You book a cheap hostel in advance knowing the clubs and Kölsch won’t keep you in the room for much more than sleeping in Cologne, Germany. On day one you’ll do exactly the opposite of that, sleeping off your jet lag exactly the way you’ve been told not to. Groggy, you’ll wake up and spend five minutes adding figures on your fingers to figure out what the hell time it is if your clock reads 21:07. When you realize it’s 9 o’clock (pm) you’ll head to the nearest corner store for some dry salami, something that looks like goat cheese (but that turns out to be cream cheese), baguette and, of course, a tall Kölsch–the cheapest, biggest money can buy.
You’ll return to your hostel to beer and dine where you’ll meet three girls from Spain, a doddering Canadian who, unlike your sorry self, speaks impeccable Spanish. You curse yourself for taking French in college until the Canadian, who also speaks French turns to you and asks, Fumez-vous? Oui, you say in your most casual French accent, but he’s already rolling a spliff (it’s illegal to possess or consume marijuana, but carrying small amounts isn’t criminal). You hate the Canadian but will love his bud and his generosity (that far exceeds your own).
In an hour the two of you will leave the hostel, the girls from Spain having long since grown bored of you and your new best friend, and head to Päffgen for the oldest Kölsch in the city. Here you’ll finally befriend some real Germans who offer their own bud only to gasp in horror when you try to roll a joint sans tobacco. Nevermind, you’ve gained their respect by your hardcore ways, and they invite you to Alter Wartesaal for KitKatClub night. The prospect sounds suspiciously like far too many seedy strip clubs in your Midwestern hometown, but your new friends assure you the place is of the highest class. You and your Canadian, who you begin to tell people is an extra in Trailer Park Boys, agree to the misadventure and pile into a Escalade-esque vehicle with the Germans.
Much to the disappointment of the Germans (whom you begin to suspect are less knowledgeable than their European swag might have you seem), tomorrow night is KitKatClub, and tonight is Soulnight. You lip-sync to a few bassed-up Stevie Wonder hits then, after a few shots of Jägermeister (which you would never drink at home because you graduated college four years ago), sing your heart out to The Jackson 5, hitting all the same notes as little Michael. At four AM you’re half asleep on your feet and at six you’re all but snoring on a padded booth cushion while the Germans dance around with an energy only available to five-year-olds and cokeheads. And Germans.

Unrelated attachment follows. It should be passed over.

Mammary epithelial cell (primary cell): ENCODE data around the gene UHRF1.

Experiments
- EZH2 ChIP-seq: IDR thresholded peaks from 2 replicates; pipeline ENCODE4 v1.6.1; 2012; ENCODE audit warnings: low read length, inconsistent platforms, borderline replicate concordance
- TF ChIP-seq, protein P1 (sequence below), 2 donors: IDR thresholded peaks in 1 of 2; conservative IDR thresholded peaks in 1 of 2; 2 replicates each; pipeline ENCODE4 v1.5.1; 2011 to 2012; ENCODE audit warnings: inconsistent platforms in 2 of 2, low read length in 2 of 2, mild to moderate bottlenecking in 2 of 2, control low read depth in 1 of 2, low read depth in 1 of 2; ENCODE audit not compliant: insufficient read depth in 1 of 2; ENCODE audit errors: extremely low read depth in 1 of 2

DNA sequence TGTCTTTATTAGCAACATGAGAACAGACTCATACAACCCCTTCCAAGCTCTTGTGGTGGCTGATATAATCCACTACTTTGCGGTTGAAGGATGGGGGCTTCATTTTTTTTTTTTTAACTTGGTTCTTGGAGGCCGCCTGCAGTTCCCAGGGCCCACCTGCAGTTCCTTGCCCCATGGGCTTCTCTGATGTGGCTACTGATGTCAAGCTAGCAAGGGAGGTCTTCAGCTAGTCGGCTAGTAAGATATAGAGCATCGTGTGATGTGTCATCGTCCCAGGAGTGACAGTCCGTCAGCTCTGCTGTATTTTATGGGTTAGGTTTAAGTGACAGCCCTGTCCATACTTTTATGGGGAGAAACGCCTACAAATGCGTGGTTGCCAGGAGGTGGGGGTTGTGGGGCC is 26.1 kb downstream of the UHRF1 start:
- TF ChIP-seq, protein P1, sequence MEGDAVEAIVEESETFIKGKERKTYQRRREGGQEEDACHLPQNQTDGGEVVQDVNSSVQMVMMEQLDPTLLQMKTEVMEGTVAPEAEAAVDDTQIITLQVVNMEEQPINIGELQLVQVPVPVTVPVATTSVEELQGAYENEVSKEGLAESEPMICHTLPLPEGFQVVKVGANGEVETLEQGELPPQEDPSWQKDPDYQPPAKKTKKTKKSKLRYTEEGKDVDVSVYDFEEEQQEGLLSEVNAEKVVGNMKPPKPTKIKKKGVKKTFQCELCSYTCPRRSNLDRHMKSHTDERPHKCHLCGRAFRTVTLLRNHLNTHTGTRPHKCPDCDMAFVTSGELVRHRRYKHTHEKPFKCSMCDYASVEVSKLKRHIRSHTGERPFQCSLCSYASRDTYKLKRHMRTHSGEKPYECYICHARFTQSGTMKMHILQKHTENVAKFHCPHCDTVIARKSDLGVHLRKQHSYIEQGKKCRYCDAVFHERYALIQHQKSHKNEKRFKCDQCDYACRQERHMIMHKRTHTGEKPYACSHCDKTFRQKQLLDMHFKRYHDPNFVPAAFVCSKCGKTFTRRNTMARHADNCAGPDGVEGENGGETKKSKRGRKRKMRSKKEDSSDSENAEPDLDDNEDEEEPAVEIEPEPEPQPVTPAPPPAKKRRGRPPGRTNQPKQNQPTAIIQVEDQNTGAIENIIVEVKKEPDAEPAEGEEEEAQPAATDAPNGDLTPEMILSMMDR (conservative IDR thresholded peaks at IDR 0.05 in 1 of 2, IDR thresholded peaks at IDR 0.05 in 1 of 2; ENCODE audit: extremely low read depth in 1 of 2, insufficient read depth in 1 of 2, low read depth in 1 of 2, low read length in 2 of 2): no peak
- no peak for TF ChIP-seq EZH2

The next few days are more or less the same as your first, and you never get over your jet lag. On your last day you visit the Dom (forgetting it’s Sunday), and uncharacteristic tears come to your eyes as the chanting voices ricochet from the high stone walls. This same day you visit the Lindt chocolate museum on the Rhine, skipping (you’re a bit high) through the exhibits until you reach the free chocolate samples (a wafer dipped in melted milk chocolate), which you go back for two, three, four times.
You nap on one of the various grassy areas along the river and share a joint with an expat you meet there. He tells you the best place to find döner kebab but you get lost on the way and settle instead for some of the best gelato you’ll ever taste. You eat your melty fare on the steps of the Dom and watch as a young Italian couple (preceded by an offensive amount of cologne) snaps photos of their tiny fat baby. You go back for seconds only to find the gelateria has closed early (because it’s Sunday–which you’ve already forgotten) so you head back to your hostel stopping on the way for some dry salami, cream cheese, baguette and Kölsch.